Essex history: WWI frontline sketches from Colchester soldier Gerald Rickword
- Credit: Archant
As we mark the centenary of the end of world War I, Hannah Salisbury from the Essex Record Office reveals a unique insight into life at war during this bleak time | Words: Hannah Salisbury
Gerald Rickword’s advice to, ‘Never look backward, always look ahead’ appears on his sketch of a World War I soldier whose gaze is set firmly on the drinks at the bar in front of him.
While never looking back is not advice that we could advocate at the archive, it must have been one way of coping with life on the Western Front, where Rickword was based when he made the sketch.
Gerald Rickword was born in Colchester in 1886, the second of four children. His brother John Edgell Rickword also served in the war, and is the better known of the two. John Edgell was a poet, critic and journalist, and in the 1930s became a leading communist intellectual.
Both were the sons of George Rickword, who was Colchester Borough Librarian and attended Colchester Royal Grammar School. In later life Gerald maintained a life-long interest in Colchester’s history.
Before the beginning of World War I, Gerald was an insurance clerk. During the war, he served first with the Royal Berkshire Regiment and then with the Labour Corps as a transport officer. It was during this period that Gerald drew the sketches shown here.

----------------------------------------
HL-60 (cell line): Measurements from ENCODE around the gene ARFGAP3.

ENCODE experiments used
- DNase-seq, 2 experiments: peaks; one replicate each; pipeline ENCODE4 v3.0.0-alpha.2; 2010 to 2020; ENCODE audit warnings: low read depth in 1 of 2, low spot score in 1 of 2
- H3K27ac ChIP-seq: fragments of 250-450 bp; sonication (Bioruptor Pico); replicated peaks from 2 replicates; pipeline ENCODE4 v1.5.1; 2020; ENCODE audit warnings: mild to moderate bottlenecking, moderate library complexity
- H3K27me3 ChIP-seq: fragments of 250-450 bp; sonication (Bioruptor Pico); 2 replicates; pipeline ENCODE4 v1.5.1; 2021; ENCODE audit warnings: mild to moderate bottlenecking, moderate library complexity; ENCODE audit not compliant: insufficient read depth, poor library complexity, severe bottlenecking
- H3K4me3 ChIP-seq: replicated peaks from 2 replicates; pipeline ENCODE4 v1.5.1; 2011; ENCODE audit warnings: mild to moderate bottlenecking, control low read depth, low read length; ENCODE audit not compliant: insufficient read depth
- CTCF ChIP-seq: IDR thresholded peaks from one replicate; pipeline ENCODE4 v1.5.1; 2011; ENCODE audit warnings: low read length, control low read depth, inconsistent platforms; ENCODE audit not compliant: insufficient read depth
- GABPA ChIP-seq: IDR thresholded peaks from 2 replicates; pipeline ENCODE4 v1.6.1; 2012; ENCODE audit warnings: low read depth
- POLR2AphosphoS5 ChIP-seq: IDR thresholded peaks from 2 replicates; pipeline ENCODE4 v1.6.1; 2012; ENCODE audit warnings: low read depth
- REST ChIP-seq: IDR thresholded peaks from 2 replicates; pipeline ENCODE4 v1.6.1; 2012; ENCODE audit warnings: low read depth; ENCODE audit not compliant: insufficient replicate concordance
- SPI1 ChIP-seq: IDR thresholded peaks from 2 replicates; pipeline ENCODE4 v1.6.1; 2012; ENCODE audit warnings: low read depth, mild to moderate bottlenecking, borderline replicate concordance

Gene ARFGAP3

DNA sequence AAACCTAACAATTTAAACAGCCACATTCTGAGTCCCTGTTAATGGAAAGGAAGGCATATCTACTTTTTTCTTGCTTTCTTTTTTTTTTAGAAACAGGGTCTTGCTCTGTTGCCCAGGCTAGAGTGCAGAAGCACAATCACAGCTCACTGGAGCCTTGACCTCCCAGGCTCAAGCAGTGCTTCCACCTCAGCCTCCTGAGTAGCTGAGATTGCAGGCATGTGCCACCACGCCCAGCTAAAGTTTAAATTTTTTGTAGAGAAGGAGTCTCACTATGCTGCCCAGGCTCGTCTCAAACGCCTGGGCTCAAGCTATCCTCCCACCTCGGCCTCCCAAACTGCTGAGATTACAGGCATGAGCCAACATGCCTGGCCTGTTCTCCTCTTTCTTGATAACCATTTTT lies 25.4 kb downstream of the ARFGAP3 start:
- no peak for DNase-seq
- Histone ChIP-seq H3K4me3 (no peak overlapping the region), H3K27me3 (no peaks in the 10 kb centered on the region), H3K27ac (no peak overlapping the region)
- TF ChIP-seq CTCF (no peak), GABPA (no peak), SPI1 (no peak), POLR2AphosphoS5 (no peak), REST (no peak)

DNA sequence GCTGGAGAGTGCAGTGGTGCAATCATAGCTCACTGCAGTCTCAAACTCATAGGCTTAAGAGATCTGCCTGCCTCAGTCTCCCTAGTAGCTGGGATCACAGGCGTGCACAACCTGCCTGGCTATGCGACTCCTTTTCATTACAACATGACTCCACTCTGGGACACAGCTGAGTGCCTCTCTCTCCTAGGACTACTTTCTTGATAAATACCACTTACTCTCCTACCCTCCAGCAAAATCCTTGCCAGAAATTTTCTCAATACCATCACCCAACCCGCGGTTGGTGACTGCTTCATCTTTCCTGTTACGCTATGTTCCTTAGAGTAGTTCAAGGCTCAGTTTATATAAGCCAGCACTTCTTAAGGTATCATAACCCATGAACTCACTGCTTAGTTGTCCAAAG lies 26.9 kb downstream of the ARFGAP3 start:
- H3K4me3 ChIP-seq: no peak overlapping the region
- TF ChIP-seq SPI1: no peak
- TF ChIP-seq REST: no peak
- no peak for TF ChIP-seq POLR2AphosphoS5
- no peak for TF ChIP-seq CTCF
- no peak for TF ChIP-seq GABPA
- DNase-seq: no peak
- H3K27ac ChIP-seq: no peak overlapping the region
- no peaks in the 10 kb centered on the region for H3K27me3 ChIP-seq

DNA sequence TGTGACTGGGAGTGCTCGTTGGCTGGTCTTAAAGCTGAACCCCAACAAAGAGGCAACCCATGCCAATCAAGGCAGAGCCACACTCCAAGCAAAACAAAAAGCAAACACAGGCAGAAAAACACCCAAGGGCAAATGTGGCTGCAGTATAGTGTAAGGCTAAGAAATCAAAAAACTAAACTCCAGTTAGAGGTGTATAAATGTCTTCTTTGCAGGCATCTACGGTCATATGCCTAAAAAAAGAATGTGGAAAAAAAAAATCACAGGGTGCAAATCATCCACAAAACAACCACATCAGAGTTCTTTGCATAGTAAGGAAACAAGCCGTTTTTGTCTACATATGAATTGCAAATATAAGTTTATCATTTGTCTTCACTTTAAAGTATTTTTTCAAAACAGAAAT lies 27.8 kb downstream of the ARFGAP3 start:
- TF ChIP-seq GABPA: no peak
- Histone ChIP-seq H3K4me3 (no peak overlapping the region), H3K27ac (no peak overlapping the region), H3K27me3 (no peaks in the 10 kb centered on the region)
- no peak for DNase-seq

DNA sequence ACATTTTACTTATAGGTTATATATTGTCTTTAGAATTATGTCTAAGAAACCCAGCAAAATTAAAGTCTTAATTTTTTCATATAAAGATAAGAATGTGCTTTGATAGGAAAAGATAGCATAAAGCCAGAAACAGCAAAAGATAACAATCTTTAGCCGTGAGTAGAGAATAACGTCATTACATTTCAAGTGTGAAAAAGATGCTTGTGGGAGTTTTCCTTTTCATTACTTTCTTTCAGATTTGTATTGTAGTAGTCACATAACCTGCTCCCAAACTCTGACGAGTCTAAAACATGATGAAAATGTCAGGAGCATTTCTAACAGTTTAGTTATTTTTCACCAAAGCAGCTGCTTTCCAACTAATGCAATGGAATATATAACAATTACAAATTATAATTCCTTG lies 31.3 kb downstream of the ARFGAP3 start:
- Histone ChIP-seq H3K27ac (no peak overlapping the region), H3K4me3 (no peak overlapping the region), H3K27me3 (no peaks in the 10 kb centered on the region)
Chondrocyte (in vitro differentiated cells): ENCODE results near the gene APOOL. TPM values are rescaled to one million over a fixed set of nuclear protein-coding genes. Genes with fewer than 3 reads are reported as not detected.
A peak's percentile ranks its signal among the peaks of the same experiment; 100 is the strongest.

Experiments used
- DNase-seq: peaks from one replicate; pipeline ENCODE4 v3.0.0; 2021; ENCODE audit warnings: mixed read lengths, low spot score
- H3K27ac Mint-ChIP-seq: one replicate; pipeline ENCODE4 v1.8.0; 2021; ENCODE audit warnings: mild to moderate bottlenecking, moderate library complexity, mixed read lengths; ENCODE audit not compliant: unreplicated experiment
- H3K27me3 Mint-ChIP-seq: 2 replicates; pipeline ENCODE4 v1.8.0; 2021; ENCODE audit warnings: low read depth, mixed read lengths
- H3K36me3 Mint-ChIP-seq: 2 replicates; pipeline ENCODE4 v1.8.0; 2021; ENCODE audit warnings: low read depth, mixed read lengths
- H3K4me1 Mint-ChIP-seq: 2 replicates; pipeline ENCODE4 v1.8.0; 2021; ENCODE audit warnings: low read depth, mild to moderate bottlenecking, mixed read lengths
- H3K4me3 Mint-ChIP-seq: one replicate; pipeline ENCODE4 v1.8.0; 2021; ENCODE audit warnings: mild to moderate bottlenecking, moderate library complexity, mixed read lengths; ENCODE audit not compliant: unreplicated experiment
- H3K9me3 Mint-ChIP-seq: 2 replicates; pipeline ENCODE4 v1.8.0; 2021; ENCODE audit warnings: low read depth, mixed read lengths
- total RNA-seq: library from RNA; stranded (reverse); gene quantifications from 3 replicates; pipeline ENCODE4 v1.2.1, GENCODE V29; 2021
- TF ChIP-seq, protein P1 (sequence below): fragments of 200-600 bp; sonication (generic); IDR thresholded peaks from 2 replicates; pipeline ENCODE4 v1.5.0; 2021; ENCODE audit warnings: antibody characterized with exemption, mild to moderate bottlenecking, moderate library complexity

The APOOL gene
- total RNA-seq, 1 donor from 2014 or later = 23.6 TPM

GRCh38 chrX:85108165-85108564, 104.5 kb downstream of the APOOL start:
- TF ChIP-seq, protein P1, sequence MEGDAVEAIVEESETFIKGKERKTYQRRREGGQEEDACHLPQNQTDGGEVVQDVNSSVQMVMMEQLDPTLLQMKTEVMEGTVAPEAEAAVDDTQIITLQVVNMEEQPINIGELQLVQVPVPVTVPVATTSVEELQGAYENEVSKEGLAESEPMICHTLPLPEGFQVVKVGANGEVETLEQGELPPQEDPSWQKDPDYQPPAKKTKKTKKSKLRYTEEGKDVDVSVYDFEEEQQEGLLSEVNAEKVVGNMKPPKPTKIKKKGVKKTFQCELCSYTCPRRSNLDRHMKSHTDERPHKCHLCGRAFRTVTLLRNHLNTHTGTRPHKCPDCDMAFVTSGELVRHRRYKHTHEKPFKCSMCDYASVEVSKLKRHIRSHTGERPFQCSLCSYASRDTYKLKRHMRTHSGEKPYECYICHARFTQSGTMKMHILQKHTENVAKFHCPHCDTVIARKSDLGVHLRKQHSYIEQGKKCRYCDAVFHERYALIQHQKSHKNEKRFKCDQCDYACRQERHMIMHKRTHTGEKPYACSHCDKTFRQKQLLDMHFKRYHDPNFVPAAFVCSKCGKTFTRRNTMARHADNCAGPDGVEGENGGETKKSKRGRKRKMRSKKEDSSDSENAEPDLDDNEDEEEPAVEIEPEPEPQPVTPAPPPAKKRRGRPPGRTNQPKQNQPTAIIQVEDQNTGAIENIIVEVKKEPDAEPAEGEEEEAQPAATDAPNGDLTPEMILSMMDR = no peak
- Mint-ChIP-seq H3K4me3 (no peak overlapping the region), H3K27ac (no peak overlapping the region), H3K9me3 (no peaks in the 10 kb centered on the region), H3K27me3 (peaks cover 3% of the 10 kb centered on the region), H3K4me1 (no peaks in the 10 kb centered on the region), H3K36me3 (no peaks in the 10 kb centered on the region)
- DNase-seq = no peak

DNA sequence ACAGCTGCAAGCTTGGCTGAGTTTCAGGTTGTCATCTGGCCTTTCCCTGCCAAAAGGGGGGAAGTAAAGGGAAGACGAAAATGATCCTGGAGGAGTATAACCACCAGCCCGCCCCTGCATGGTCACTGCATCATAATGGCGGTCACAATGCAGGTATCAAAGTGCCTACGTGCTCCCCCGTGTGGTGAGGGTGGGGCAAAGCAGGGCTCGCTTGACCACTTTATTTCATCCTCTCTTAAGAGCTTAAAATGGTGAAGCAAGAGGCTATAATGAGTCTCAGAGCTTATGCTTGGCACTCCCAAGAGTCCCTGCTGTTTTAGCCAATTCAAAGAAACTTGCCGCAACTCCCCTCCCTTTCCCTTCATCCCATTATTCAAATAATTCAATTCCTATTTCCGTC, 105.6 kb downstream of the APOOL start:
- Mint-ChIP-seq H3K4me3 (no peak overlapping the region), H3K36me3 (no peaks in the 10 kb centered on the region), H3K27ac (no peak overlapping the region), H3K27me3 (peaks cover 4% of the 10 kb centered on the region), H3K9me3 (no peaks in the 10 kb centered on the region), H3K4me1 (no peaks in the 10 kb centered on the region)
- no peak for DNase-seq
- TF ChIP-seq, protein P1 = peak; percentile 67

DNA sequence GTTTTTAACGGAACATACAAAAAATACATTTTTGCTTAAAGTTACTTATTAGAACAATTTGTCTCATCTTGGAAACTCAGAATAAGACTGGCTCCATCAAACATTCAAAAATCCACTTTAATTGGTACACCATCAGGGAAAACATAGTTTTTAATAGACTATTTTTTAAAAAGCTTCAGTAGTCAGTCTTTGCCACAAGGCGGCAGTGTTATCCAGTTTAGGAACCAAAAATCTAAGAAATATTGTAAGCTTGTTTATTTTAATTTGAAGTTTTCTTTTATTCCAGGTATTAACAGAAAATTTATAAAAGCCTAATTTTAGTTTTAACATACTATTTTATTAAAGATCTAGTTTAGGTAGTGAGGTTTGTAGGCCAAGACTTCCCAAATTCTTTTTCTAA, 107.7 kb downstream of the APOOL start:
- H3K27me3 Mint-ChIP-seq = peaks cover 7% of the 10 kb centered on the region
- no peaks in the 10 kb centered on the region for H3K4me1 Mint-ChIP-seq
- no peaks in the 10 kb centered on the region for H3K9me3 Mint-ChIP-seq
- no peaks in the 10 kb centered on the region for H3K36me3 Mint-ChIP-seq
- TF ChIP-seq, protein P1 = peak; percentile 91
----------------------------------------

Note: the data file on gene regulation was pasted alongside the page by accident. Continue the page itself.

A collection of about 30 sketches made by Gerald during the war survive today at the Essex Record Office, each full of evocative little details that provide windows into scenes that Gerald witnessed.
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The sketches are all in pencil and most are monotone, with just a few in colour. The sketches are all loose and on scraps of various paper stocks.
Some of the sketches show men of different nationalities and regiments observed by Gerald. One of these is dated January 8, 1917, and shows different soldiers Gerald had seen on the Boulevard Jacquard (he doesn’t give a town, but this could perhaps be the Boulevard Jacquard in Calais).
One head and shoulders sketch is of a French Algerian soldier, while a full length portrait is of a French cavalry officer. The sketch is in black and white, but for the cavalry officer Gerald has noted the colours of his uniform – a red hat, a light blue tunic, red breeches and red cloak lined with white.
Several of the sketches are humorous, such as, A portion of the rear of the British line, showing a rear view of a rather wide British soldier, his uniform straining around him. In another sketch, two mice help themselves to cheese and crackers.
In another, a sentry stands in driving rain, his jacket buttoned up over his face, a large wide-brimmed hat hopefully ensuring he didn’t get rain water pouring down the back of his neck.
The caption informs us that despite appearances, this man is, ‘A sentry, not one of the lifeboat crew’. Other sketches are more haunting, such as the one of a soldier in a gas mask.
After the war Gerald returned to Essex and in 1923 married Florence Webb in Colchester. He lived until 1969, when he died aged 82.